The work with the division began with training conducted jointly by Arbinger and internal company facilitators who had been trained by Arbinger. This training was followed by three implementation workshops held at one-month intervals and conducted by Arbinger consultants. Virtually all of the division’s 3,500 managers completed the Arbinger training. Following this training, team managers were provided with advanced training, teaching plans, workbooks and videos to further drive the Arbinger way of working within their teams.
Following the Arbinger intervention, division managers reported significant process improvements in a wide variety of areas. They reported that the division—which had been characterized by feuding, competition for limited resources, and conflicting objectives—was now moving toward an environment of collaboration, resource sharing, and harmonized objectives. They attributed this to the fact that the Arbinger ideas provided common ground on which to identify and solve problems in a very difficult environment. According to one manager: “There is a tremendous change in the company since the Arbinger training—more respect, more follow-up, and a higher level of trust…I have never felt better…”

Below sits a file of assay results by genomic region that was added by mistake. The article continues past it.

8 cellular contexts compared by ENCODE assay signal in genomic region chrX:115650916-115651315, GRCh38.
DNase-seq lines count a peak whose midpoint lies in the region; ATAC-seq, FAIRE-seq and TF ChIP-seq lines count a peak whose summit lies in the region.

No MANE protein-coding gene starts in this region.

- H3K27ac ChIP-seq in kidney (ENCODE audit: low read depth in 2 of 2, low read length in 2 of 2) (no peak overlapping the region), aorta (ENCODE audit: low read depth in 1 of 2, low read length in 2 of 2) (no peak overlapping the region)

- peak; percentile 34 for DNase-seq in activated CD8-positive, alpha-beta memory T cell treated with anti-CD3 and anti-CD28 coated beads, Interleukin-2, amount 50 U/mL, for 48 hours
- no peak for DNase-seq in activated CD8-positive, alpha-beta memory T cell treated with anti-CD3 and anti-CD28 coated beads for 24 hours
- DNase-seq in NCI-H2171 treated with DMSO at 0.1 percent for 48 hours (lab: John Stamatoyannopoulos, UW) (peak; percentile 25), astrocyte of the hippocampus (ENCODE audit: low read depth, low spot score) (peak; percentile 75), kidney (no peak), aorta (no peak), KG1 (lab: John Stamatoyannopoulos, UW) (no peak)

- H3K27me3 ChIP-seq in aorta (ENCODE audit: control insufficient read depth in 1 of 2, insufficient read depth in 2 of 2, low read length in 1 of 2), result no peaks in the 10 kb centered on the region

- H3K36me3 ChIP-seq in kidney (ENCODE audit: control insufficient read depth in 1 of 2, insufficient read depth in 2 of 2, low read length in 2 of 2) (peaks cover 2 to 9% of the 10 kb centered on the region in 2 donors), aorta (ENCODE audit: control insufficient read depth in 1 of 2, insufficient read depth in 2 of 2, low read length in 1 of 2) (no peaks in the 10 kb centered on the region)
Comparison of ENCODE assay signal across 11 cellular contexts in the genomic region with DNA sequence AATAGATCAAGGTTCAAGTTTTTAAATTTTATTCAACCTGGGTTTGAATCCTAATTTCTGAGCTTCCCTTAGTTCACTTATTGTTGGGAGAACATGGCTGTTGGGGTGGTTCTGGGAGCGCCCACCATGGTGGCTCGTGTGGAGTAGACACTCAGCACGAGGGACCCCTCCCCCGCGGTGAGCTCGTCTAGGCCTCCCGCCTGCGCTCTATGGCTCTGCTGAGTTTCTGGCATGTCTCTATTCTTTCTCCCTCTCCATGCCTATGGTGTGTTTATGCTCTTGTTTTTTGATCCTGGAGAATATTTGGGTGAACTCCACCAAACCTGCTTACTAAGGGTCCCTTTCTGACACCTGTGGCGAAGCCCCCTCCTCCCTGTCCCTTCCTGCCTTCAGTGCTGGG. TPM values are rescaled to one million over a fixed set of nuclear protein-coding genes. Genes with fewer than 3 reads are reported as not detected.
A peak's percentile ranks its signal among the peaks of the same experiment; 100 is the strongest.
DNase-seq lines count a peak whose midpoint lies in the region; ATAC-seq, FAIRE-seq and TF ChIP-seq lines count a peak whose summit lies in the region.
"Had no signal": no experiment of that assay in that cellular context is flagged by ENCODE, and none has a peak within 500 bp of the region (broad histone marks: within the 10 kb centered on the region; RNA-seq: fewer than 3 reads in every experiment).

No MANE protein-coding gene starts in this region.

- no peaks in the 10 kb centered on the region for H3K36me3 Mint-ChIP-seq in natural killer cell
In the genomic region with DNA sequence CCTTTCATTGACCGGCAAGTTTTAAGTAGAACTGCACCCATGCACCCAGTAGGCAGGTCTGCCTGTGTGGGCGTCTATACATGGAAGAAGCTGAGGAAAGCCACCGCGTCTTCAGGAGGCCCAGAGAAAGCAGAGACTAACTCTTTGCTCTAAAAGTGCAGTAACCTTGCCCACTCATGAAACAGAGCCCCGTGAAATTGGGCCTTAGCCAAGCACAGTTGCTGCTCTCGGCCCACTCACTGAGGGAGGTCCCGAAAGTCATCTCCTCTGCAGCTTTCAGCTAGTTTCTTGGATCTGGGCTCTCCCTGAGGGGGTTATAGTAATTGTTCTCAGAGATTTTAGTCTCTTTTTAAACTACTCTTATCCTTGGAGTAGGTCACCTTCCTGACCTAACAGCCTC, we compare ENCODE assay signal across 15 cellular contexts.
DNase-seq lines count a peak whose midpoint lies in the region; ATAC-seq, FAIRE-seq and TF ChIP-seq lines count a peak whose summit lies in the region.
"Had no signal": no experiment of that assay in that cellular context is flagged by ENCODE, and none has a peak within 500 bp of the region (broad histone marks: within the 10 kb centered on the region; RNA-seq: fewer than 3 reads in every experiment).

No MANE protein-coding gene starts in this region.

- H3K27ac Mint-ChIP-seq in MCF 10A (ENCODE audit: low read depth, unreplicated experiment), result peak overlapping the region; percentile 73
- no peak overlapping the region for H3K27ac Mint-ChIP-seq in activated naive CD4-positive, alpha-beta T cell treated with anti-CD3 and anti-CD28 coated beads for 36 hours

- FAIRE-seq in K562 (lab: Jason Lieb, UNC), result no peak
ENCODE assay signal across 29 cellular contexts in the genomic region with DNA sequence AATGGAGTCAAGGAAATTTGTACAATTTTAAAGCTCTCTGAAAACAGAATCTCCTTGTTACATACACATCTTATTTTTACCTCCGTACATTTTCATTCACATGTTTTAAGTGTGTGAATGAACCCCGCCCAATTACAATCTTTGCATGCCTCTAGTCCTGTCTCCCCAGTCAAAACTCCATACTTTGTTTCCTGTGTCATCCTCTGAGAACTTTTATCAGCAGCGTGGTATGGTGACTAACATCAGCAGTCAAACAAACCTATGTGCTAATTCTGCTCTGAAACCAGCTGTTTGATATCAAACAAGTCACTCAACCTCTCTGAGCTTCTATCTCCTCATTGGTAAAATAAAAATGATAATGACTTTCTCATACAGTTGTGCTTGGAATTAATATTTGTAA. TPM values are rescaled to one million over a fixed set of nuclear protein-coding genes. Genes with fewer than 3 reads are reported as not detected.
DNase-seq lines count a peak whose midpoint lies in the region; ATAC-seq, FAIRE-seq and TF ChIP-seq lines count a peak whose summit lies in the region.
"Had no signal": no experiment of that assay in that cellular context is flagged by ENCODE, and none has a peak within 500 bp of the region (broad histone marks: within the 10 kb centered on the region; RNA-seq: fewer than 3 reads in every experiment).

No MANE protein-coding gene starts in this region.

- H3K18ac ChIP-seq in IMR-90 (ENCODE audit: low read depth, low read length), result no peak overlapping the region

Importantly, this change was felt at even the most senior levels. One corporate officer noted: “Things are much different now on the senior team; we respect and honor one another more so than ever before. We have sincere mutual regard. People are willing to forgive mistakes. Once I lost my temper at someone, and then apologized…We talked things over and when we were done, the issue was completely settled. Before this kind of thing could have lasted years.”
Managers also began taking greater initiative and, in an environment where the possibilities appeared limited, found creative ways to serve the division’s customers. Employees at all levels became more attentive to others’ specific needs and started taking initiative and personal responsibility for meeting those needs. This help was not confined to work issues, but extended to helping fellow employees who were affected by the reorganization. Employees rallied to support one another by sharing job postings, coaching each other on interviews and resumes, and providing formal and informal managerial training.